TOKYO, FEB. 8 -- Longtime South Korean opposition leader Kim Young Sam resigned as president of his party today in the most dramatic fallout thus far of the opposition's failure to win the December presidential election.

Kim said he was stepping down to allow the demoralized opposition, still divided between his supporters and those of Kim Dae Jung, to unite before legislative elections now expected next month.

"I feel guilty about the opposition's failure to unite for the coming general election," Kim Young Sam said at a surprise news conference at headquarters of his Reunification Democratic Party in Seoul today. "I feel this is the demand of history."

The two Kims, who have opposed the authoritarian governments in South Korea for the past two decades, were roundly criticized when they both insisted on running in the Dec. 16 election, the first in 16 years.

Together they polled 55 percent of the vote, with Kim Young Sam slightly ahead, but the opposition split helped ruling party candidate Roh Tae Woo win the election with a plurality of 37 percent.

Analysts in Seoul said it is too soon to predict whether Kim's unexpected announcement represents a temporary stepping away from power or a turning point in Korean politics. They said that Kim still may try to control his party, the largest of two main opposition groups, despite his pledge to renounce all leadership roles.

During a recent interview, Kim appeared weary and dispirited. Analysts said he seemed sincere in his decision to step down, stunning even his closest aides. Many other politicians who had predicted the demise of both Kims -- and of their style of politics based on personal loyalty and factionalism -- were surprised only by the timing.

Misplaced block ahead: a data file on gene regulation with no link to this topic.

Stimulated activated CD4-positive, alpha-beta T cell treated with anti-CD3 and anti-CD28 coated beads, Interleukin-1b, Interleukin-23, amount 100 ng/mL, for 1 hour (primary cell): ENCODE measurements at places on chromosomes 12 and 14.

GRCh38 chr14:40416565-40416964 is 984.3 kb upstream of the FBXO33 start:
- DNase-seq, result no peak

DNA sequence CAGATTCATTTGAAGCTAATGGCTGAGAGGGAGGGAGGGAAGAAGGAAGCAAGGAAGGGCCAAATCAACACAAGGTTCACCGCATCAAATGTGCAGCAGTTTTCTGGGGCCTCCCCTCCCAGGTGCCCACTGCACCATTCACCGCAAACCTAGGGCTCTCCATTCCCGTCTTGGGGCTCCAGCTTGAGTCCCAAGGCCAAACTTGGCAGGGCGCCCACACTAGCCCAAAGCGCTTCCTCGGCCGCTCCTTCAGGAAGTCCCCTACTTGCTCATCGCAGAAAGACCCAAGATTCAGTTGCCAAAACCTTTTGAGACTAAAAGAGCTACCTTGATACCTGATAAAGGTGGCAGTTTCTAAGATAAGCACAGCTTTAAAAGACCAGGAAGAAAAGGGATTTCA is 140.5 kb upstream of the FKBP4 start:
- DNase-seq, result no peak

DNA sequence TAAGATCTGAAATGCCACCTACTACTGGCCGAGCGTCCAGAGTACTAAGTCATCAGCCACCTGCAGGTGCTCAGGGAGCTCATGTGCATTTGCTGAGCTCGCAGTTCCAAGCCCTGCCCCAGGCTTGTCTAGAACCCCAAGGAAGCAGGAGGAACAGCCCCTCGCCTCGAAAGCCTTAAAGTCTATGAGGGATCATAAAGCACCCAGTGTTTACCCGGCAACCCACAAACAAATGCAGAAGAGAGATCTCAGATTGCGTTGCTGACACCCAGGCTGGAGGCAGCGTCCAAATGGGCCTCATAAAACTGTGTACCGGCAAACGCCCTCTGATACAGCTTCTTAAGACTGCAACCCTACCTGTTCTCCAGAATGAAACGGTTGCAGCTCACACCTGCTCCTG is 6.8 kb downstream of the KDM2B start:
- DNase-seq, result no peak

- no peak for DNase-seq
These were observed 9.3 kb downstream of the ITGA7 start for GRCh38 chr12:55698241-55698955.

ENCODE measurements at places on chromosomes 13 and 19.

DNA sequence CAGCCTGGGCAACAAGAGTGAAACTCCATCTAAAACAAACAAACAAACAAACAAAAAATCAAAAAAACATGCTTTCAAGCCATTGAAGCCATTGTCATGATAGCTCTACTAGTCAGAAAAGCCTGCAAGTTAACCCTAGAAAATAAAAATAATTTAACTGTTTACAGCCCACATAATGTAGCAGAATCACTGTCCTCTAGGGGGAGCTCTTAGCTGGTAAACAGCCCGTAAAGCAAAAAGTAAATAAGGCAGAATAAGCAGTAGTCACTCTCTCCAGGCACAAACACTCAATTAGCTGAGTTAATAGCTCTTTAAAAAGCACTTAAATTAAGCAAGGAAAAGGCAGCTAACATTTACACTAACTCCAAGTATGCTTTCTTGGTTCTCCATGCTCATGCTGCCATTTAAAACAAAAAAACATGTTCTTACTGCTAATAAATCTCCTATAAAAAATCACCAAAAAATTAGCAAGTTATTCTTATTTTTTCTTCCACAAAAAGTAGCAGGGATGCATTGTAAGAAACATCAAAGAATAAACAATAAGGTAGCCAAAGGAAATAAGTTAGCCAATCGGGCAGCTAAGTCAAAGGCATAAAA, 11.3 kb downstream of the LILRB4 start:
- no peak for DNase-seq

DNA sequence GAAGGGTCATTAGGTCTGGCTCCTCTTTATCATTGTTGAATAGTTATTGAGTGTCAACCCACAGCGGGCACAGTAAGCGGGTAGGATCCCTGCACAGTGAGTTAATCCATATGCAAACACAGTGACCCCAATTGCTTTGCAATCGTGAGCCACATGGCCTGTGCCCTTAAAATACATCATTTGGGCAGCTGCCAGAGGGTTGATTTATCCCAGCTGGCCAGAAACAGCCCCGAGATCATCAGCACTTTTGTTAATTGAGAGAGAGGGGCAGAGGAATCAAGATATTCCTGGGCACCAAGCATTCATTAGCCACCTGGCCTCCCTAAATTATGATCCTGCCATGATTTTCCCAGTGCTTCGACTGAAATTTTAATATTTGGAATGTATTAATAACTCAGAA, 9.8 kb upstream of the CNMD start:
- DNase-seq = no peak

"Even taking a cynic's view that he's not going to retreat, these things once begun are difficult to predict," a western diplomat in Seoul said. "What is implied here is that opposition politics are ready to move on to the next stage, where they're not so leader-oriented."

Kim Dae Jung, who also has faced calls to step down in the wake of what many see as December's squandered opportunity, did not comment today. His aides said he would meet with leaders of his Peace and Democracy Party Tuesday.

"We are definitely hearing that this puts pressures on Kim Dae Jung," the diplomat said.

Kim Young Sam's resignation answers a demand of about a dozen younger politicians in both parties who have been urging both Kims to resign. But it remains unclear whether such junior members will have the strength to assert their leadership.

Kim Young Sam, during the interview in his office, said, "I tried my best to win the election with all the energy and resources that I had." But he said that since the election, "instead of celebrating, Korean people have been spending gloomy days."

Kim said then that he had recovered from his "gloom" and "shock" and he gave no indication that he was considering stepping down. In fact, he repeated his call for Kim Dae Jung -- whom he has not met since the election -- to join his party.

But he also said that a leader must correct his course when he is mistaken, "because no human being is perfect."

Kim was referring to his vow, shortly after the election, to fight for Roh's overthrow, even with his life. Kim backed away from that pledge after a few days and said he would participate in National Assembly elections.

Special correspondent Young Ho Lee contributed to this report from Seoul.